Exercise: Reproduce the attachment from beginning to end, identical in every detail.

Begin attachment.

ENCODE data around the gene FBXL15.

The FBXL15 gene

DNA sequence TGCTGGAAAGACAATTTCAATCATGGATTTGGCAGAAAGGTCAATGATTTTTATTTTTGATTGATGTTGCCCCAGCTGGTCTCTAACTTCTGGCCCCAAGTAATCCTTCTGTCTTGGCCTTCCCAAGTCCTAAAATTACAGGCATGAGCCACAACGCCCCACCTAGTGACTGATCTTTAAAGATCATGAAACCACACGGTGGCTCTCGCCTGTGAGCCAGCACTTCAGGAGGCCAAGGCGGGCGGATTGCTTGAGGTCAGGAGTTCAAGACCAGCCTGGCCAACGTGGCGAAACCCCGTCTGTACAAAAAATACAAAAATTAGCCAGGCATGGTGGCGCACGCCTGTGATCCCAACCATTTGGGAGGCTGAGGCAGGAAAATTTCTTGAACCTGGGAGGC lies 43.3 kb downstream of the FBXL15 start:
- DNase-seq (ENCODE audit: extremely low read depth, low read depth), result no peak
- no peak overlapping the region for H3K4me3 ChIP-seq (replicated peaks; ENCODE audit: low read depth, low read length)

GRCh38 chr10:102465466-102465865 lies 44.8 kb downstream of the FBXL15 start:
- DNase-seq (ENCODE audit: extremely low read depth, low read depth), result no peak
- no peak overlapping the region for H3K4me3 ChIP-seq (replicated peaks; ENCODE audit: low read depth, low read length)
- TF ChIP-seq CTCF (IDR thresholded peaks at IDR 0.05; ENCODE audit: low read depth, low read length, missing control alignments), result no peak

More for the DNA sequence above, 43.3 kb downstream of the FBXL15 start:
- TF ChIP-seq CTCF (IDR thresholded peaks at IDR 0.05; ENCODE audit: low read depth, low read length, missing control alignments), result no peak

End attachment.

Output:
ENCODE data around the gene FBXL15.

The FBXL15 gene

DNA sequence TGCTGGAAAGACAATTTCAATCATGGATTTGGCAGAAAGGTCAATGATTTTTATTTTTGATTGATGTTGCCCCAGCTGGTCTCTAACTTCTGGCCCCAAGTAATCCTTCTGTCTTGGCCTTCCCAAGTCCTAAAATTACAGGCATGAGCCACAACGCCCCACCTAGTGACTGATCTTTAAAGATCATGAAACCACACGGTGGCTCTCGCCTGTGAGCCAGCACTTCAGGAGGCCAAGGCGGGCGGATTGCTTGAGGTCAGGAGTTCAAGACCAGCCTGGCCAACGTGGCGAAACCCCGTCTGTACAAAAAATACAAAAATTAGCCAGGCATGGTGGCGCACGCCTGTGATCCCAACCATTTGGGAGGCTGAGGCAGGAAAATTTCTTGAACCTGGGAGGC lies 43.3 kb downstream of the FBXL15 start:
- DNase-seq (ENCODE audit: extremely low read depth, low read depth), result no peak
- no peak overlapping the region for H3K4me3 ChIP-seq (replicated peaks; ENCODE audit: low read depth, low read length)

GRCh38 chr10:102465466-102465865 lies 44.8 kb downstream of the FBXL15 start:
- DNase-seq (ENCODE audit: extremely low read depth, low read depth), result no peak
- no peak overlapping the region for H3K4me3 ChIP-seq (replicated peaks; ENCODE audit: low read depth, low read length)
- TF ChIP-seq CTCF (IDR thresholded peaks at IDR 0.05; ENCODE audit: low read depth, low read length, missing control alignments), result no peak

More for the DNA sequence above, 43.3 kb downstream of the FBXL15 start:
- TF ChIP-seq CTCF (IDR thresholded peaks at IDR 0.05; ENCODE audit: low read depth, low read length, missing control alignments), result no peak